News Feature | November 22, 2013

Ontario Offers Incentives To Municipalities To Protect Source Water

By Sara Jerome


A Canadian province is boosting its efforts to protect drinking water. 

Almost 200 municipalities in Ontario will receive government support to carry out "source water protection plans," the province's Ministry of the Environment announced this month. 

The Ministry of Environment regulates drinking water and wastewater utilities. 

"These plans, which are developed locally, are an important part of Ontario's drinking water safety net and protect existing and future sources of drinking water," the ministry said. 

The plans address activities and land use around wells and intakes to protect existing and future sources of drinking water.

Funding is provided. The ministry said that "189 municipalities are eligible for grants ranging from $18,000 to $100,000. An additional incentive of up to $15,000 is available to municipalities that work together to implement source protection plans."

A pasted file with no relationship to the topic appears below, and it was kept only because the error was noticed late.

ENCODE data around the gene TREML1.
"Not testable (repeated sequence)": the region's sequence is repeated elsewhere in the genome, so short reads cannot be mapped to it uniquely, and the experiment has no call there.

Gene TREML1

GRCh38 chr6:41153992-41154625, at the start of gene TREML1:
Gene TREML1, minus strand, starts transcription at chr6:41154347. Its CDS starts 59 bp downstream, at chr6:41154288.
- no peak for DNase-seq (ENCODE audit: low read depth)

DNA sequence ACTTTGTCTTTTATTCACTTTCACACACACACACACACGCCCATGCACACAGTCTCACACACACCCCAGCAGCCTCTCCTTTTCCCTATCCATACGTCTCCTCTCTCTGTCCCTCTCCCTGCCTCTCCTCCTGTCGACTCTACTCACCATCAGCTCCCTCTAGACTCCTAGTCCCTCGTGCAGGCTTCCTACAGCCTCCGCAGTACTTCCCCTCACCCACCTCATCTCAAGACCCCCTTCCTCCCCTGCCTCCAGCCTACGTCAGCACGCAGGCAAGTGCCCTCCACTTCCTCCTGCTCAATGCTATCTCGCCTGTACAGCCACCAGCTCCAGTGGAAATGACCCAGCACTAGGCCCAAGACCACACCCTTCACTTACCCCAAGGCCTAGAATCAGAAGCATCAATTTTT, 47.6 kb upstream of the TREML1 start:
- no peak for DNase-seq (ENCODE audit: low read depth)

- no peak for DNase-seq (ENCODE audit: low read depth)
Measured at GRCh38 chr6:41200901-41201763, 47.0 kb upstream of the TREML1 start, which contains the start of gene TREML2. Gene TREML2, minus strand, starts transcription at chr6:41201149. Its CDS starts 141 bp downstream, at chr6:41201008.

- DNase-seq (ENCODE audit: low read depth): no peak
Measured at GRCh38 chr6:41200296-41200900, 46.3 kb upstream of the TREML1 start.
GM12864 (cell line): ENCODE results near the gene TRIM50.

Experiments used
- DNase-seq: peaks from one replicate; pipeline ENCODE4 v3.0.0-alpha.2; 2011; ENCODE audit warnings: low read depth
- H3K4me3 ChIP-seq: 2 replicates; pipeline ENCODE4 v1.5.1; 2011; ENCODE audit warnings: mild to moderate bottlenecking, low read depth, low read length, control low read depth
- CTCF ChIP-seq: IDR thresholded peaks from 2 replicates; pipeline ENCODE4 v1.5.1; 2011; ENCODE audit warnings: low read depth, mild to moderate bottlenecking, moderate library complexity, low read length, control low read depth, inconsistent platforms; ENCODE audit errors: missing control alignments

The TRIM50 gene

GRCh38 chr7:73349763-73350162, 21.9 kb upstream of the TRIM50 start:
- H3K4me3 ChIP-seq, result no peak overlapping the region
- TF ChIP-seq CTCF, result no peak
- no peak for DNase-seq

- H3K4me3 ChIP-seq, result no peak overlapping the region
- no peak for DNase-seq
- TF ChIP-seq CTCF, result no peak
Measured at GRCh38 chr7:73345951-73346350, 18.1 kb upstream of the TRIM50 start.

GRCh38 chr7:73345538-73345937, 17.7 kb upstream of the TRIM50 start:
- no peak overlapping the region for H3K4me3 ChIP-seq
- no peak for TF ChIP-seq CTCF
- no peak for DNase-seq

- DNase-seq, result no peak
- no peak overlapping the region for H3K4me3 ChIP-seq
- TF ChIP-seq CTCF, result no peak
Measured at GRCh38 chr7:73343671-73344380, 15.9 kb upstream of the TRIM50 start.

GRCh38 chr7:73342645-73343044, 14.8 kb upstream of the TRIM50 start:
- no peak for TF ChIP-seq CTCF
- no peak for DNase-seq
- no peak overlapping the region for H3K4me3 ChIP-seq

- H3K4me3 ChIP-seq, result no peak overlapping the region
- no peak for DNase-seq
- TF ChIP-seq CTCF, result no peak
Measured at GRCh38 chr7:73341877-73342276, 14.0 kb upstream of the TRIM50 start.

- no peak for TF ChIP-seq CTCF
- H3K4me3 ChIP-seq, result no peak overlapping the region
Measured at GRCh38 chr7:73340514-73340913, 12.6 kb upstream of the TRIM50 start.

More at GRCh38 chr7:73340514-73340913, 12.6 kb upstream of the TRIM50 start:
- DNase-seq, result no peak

The effort aims to for multiple-stakeholder involvement. "A total of $1,487,789 is being provided across the source protection planning region to assist municipalities with establishing business processes and protocols required for successful Source Protection Plan implementation, amending municipal land use planning documents, communicating with affected landowners and developing education and outreach materials," the Northumberland View reported

Ontario regulates source water through the Clean Water Act, which "requires that local communities - through local Source Protection Committees - assess existing and potential threats to their water, and that they set out and implement the actions needed to reduce or eliminate these threats," according to the ministry. 

Lately in Ontario, it is bottled water, not tap water, which has presented a problem. 

"Ontario's Health Ministry is warning consumers to steer clear of bottled water manufactured by a Caledon-based company.

It says samples taken from Blue Glass Water Co. Ltd.'s products have been found to be 'heavily contaminated with bacteria,'" CTV News recently reported

Read about technology use in Canada on Water Online, including an approach to smart meters.  

Image credit: "Ottawa, Ontario, Canada," © 2012 Hobolens, used under an Attribution 2.0 Generic license:

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